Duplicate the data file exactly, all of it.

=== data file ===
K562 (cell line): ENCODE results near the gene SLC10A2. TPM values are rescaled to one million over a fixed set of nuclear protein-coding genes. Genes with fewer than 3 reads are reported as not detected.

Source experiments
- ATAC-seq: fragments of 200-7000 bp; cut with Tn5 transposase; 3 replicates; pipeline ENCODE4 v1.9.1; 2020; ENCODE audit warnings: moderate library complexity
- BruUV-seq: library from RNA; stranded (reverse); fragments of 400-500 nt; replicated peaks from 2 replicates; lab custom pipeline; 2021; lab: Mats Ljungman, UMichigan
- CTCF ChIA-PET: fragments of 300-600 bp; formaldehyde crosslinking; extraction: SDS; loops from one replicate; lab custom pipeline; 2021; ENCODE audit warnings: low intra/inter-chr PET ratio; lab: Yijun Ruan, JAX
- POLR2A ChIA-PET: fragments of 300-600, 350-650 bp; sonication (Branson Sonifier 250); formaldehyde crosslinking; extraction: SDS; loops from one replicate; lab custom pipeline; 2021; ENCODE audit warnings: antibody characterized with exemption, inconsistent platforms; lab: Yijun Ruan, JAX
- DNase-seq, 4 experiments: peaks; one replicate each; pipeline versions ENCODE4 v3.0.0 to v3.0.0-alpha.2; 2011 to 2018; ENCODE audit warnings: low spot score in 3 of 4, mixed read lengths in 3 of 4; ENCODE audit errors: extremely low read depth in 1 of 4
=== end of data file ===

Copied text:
K562 (cell line): ENCODE results near the gene SLC10A2. TPM values are rescaled to one million over a fixed set of nuclear protein-coding genes. Genes with fewer than 3 reads are reported as not detected.

Source experiments
- ATAC-seq: fragments of 200-7000 bp; cut with Tn5 transposase; 3 replicates; pipeline ENCODE4 v1.9.1; 2020; ENCODE audit warnings: moderate library complexity
- BruUV-seq: library from RNA; stranded (reverse); fragments of 400-500 nt; replicated peaks from 2 replicates; lab custom pipeline; 2021; lab: Mats Ljungman, UMichigan
- CTCF ChIA-PET: fragments of 300-600 bp; formaldehyde crosslinking; extraction: SDS; loops from one replicate; lab custom pipeline; 2021; ENCODE audit warnings: low intra/inter-chr PET ratio; lab: Yijun Ruan, JAX
- POLR2A ChIA-PET: fragments of 300-600, 350-650 bp; sonication (Branson Sonifier 250); formaldehyde crosslinking; extraction: SDS; loops from one replicate; lab custom pipeline; 2021; ENCODE audit warnings: antibody characterized with exemption, inconsistent platforms; lab: Yijun Ruan, JAX
- DNase-seq, 4 experiments: peaks; one replicate each; pipeline versions ENCODE4 v3.0.0 to v3.0.0-alpha.2; 2011 to 2018; ENCODE audit warnings: low spot score in 3 of 4, mixed read lengths in 3 of 4; ENCODE audit errors: extremely low read depth in 1 of 4